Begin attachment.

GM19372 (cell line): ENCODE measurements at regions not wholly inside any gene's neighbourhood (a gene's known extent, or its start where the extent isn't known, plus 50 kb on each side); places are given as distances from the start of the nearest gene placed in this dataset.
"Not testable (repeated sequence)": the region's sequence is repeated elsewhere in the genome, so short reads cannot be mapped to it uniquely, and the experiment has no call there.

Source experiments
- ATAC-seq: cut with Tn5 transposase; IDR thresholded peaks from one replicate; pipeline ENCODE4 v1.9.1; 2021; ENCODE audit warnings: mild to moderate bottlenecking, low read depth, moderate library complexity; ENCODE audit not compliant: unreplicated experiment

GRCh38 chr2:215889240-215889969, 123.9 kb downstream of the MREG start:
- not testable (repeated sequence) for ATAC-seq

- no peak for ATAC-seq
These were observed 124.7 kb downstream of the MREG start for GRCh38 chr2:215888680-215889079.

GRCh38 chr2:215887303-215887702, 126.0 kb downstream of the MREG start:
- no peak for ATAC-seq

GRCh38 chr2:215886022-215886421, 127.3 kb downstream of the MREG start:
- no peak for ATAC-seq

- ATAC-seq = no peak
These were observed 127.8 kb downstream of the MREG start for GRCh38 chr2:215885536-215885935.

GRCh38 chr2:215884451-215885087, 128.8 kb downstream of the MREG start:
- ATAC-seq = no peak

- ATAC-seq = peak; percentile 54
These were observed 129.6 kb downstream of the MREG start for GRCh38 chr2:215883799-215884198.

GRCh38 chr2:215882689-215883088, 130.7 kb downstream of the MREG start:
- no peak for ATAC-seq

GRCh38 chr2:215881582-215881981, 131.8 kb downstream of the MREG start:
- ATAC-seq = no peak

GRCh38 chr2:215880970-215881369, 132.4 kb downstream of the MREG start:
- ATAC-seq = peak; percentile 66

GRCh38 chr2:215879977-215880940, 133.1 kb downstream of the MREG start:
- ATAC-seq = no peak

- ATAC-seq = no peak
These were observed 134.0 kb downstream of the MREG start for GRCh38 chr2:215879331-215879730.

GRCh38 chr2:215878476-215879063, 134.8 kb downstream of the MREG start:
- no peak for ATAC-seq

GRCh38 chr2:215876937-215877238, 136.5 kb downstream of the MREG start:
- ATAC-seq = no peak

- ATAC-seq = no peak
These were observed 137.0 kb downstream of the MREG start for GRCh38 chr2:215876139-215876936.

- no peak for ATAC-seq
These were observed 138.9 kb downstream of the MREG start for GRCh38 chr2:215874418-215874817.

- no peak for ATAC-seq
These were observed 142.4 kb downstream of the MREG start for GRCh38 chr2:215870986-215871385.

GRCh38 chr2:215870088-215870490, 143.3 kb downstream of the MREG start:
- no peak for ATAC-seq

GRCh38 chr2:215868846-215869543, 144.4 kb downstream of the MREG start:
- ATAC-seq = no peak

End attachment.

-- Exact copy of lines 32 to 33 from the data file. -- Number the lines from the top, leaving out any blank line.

- ATAC-seq = no peak

- ATAC-seq = no peak